If you suspect an acute stress response, you will be examined by a psychiatrist or psychologist. To find out more about your medical history (anamnesis), he first asks you in detail. He will ask you the following possible questions:
- How has your condition changed in the time since the event?
- Which physical symptoms do you perceive?
- Have you experienced something similar in the past?
- How did you grow up?
- Are you aware of previous illnesses?
The doctor or therapist makes sure that you feel safe during the conversation. In addition, he examines you physically to determine various parameters such as heart rate, blood pressure and respiratory rate. That way, he can tell if your body is responding with symptoms to what happened. He also tries to find out if you have any risk factors that can promote an acute stress response and make it worse.
Nervous breakdown: test
Various tests are circulating on the Internet to test themselves for an acute stress response. In an exceptional situation, seek better advice from a specialist who can make the right diagnosis and at the same time show and offer treatment options.
Acute stress reaction: treatment
Many sufferers try to cope alone with a nervous breakdown. Some help only. There are many answers to the question “Nervous breakdown – what to do?”. In the acute emergency situation, there are different groups of people who are trained to help someone with an acute stress reaction. These include, above all, people who are the first to arrive at the scene of a terrible event: police officers, firemen, soldiers, THW members or paramedics. They alone help by the fact that they are able to bring the patient into a safe environment. Later, the patient may be referred to a pastor, psychotherapist or doctor.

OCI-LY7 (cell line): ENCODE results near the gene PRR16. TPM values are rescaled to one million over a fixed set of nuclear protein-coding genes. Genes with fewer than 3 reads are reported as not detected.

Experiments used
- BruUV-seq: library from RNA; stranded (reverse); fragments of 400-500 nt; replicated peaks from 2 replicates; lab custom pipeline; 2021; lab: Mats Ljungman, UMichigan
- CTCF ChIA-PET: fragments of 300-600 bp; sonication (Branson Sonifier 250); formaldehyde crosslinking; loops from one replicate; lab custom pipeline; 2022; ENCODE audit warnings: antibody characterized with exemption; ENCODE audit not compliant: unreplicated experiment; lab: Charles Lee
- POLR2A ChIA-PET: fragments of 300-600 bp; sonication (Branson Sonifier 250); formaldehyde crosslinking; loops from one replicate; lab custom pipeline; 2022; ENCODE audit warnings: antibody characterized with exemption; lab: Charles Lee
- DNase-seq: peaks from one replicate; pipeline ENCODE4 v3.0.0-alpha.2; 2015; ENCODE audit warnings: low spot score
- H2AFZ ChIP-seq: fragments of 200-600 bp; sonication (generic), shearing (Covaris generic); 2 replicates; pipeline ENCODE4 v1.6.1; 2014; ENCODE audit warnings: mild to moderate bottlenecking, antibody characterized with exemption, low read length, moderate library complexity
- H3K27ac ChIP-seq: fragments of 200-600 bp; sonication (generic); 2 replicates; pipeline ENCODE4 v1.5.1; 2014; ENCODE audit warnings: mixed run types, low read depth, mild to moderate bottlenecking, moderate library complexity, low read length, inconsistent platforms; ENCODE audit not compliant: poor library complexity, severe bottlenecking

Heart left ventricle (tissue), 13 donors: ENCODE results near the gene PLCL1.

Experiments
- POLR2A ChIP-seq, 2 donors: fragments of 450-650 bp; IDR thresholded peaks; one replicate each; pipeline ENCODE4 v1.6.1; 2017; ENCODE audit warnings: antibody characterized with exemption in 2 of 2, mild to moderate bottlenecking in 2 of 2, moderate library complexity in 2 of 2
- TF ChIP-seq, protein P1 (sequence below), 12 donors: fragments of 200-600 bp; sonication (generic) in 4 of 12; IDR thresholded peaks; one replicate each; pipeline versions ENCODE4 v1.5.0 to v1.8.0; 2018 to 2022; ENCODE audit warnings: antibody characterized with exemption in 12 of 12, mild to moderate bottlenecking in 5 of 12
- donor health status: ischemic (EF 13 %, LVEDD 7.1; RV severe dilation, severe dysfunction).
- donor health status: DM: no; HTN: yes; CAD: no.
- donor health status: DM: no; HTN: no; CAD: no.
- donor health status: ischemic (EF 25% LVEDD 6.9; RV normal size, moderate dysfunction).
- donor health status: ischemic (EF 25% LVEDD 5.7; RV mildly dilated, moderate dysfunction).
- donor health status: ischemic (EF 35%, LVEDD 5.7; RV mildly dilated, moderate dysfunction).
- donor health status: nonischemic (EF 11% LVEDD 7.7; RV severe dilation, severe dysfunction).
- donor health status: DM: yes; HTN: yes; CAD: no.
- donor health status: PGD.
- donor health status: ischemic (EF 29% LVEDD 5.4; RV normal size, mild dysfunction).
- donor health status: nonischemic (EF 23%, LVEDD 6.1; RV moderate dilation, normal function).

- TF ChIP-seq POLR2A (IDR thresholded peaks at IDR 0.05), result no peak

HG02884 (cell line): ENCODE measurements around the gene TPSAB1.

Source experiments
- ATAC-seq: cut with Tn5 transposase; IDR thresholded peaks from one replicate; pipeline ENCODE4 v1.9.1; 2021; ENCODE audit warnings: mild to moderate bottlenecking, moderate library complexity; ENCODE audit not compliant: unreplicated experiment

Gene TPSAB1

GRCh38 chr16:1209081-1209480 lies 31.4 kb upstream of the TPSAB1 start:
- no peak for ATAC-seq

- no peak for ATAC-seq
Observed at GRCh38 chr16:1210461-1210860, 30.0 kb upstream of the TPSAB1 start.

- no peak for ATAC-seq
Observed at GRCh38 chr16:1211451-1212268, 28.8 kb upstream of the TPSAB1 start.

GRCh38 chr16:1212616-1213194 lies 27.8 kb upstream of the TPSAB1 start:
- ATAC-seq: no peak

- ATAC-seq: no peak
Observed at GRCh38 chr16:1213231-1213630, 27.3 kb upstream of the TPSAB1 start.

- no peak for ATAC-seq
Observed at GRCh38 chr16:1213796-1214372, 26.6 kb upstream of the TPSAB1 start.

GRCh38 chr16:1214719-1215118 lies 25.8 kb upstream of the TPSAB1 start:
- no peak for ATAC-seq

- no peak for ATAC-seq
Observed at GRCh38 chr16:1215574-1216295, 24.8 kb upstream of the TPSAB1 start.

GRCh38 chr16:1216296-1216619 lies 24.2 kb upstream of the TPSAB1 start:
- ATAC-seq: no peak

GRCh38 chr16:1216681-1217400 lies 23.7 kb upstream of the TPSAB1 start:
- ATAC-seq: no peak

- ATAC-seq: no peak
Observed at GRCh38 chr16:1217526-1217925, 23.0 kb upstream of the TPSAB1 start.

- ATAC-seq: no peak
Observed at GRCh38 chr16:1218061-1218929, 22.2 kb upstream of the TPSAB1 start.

Nerve breakdown treatment: Procedure
In the first step of the therapy, contact with the patient is in the foreground. He is offered assistance in a safe environment. If a possible risk of suicide (suicidality) is detected in initial discussions with the patient, the patient is usually hospitalized. If there is no evidence of suicidality, treatment can usually be outpatient. It consists of various psychological therapies such as:
- Behavior therapy (patients should unlearn a disturbed behavior and learn a new one)
- Psychoeducation (patients should learn to understand the acute stress reaction as a disease and thus be able to cope better)
- EMDR (Eye Movement Desensitization and Reprocessing, the trauma should be re-experienced and better processed by certain eye movements)
For example, if the patient is extremely stressed by sleep disorders, sleep-inducing and attenuating medications such as benzodiazepines, Z-drugs, or sedative antidepressants may be prescribed for a short time.
Acute stress response: course and prognosis
The acute stress response lasts up to 48 hours after a distressing event, as defined. It can then heal without consequences. It is also possible that it passes into the longer-lasting acute stress disorder, which in turn can become an acute post-traumatic stress response. This can subside after three months or become a chronic post-traumatic stress disorder.
In case of an acute stress reaction, it is advisable to seek professional help. This relieves the affected person and reduces the risk that the symptoms last longer. In addition, the patient’s environment should be clarified that it is important to avoid further stress. Above all, the relatives should sympathetically deal with the person concerned and avoid blaming him if he was involved in the situation, for example in an accident. Because awkward and stressful reactions can aggravate the nervous breakdown symptoms of the acute stress reaction.